The Commission has sent reasoned opinions to Belgium, Ireland,
Italy and Spain for maintaining what it thinks are obstacles to the
freedom to provide services and the freedom of establishment.
Sending a reasoned opinion is the second stage in infringement
proceedings under Article 169 of the EC Treaty.
Belgian law requires that natural or legal persons
who are neither resident nor established in Belgium must be
represented by a professional representative for nearly all
dealings with the Belgian patents office. Such professional
representatives must be either Belgian or resident in Belgium.
Belgium has undertaken to amend its legislation.
In Ireland, the 1956 Gambling and Lotteries Act
prohibits participation (such as by purchasing tickets) in other
Member States' lotteries. It also recognises only those lotteries
licensed by the Irish authorities which are promoted and organised
solely within Ireland. The Commission thinks that his contravenes
the principle of freedom to provide services and that the
organisation and promotion of lotteries are economic activities
(services) and should be able to benefit from the single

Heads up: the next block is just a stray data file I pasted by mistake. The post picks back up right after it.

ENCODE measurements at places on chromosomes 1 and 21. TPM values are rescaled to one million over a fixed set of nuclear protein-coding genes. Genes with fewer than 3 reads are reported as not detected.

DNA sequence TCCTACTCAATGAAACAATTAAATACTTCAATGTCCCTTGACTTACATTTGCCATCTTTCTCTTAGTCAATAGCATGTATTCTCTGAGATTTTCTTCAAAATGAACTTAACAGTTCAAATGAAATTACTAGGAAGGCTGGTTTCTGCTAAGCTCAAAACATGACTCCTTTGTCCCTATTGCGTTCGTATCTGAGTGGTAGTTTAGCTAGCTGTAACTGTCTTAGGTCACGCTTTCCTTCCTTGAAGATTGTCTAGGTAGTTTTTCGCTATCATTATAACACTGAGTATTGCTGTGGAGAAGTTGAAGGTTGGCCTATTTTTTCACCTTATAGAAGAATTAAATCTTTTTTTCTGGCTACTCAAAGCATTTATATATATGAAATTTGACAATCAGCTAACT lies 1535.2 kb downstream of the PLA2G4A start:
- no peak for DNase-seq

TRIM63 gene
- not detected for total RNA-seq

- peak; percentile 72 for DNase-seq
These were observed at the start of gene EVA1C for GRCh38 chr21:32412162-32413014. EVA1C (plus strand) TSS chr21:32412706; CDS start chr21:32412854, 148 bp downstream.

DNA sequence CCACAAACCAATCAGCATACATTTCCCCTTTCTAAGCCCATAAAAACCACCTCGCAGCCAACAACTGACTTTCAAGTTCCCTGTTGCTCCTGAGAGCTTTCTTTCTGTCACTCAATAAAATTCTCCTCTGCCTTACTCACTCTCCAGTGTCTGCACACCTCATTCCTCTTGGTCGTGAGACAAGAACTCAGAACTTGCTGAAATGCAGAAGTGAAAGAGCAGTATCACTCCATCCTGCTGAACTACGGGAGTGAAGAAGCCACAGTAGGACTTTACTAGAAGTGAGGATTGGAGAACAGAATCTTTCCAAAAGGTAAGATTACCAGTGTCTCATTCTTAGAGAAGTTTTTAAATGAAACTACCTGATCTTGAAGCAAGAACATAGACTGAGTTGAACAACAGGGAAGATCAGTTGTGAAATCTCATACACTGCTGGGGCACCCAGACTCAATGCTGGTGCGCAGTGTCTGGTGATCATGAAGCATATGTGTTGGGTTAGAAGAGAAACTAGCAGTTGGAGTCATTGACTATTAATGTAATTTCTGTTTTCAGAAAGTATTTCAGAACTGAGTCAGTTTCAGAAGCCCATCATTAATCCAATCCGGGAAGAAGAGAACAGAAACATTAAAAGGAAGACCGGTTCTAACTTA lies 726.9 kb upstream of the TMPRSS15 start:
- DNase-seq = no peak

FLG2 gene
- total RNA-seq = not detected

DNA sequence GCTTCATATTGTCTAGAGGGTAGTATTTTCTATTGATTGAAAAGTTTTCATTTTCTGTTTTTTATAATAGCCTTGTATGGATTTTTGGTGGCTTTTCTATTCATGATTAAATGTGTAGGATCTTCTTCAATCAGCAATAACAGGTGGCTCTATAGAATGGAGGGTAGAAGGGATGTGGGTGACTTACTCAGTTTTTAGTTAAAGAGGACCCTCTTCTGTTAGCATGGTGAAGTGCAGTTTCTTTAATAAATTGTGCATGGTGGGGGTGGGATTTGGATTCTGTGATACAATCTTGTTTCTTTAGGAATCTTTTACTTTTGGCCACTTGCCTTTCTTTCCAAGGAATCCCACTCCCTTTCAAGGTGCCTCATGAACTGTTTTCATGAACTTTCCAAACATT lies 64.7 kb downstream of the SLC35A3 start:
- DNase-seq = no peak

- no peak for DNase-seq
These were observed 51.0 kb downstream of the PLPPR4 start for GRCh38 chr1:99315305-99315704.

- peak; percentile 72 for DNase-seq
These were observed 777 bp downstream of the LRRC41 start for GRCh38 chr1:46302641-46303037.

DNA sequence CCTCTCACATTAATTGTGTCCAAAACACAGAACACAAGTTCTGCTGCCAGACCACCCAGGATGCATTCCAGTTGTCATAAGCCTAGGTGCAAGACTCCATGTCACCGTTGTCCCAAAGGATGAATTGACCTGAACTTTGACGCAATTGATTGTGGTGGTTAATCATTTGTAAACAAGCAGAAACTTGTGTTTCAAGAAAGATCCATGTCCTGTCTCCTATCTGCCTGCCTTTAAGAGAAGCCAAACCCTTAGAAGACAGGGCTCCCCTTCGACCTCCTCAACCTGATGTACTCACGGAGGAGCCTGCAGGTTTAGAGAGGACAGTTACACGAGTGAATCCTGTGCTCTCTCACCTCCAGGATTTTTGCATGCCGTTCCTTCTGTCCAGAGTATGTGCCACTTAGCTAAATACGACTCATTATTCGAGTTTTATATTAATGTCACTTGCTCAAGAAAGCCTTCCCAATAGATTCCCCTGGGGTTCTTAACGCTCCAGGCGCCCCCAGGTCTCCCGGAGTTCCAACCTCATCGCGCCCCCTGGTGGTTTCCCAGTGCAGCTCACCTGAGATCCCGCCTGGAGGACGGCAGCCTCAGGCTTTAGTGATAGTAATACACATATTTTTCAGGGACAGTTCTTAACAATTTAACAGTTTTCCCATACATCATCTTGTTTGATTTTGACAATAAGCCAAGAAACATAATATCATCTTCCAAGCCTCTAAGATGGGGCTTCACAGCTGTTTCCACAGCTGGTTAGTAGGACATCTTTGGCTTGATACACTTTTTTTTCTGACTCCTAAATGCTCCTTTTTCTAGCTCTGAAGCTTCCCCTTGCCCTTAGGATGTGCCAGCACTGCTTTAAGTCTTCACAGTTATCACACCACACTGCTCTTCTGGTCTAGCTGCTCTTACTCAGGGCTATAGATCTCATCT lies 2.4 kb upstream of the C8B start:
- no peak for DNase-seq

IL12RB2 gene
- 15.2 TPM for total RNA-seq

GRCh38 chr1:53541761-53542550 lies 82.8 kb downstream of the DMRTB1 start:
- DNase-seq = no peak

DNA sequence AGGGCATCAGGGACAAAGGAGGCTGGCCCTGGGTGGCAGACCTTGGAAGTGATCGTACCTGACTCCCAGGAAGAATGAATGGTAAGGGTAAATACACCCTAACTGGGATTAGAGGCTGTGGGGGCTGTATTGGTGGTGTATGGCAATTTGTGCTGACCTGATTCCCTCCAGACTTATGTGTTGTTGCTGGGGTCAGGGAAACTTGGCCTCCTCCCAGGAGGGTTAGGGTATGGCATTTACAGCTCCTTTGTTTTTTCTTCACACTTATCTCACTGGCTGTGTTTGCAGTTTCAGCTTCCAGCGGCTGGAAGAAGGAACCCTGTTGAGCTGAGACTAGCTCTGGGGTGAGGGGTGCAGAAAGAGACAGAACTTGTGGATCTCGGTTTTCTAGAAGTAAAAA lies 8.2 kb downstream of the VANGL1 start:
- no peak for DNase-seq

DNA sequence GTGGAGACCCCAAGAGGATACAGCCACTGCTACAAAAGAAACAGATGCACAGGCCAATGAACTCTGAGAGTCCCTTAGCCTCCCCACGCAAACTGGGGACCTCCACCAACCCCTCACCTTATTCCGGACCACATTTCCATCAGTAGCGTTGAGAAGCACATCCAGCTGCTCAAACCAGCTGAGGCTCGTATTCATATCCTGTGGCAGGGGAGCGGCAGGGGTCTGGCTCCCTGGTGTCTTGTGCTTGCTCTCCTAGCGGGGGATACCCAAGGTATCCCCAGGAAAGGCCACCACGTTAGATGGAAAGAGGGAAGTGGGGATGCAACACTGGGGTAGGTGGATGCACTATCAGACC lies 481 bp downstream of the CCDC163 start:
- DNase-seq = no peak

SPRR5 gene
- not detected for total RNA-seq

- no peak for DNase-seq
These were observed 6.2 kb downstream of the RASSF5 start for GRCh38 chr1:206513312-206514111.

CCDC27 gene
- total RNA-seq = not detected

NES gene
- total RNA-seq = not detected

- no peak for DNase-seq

Spanish law provides that property transactions by
non-residents are a foreign investment and must therefore be
executed by a Spanish notary - even if the agreement has been
concluded before a foreign notary. The Commission says that this
impedes the free movement of workers, freedom of establishment,
freedom to provide services and free movement of capital.
The Commission also is unhappy with the Italian
rules on commercial agents and believes that they contravene the
Commercial Agents Directive. For example, Italian law does not give
effect to the provisions entitling each party to an agency contract
to request either a copy of the written contract or insist that any
verbal agreement be evidenced in writing. Further, Italian law does
not restrict commission after the agency contract is terminated to
those transactions entered into within a reasonable period after
the termination of the contract.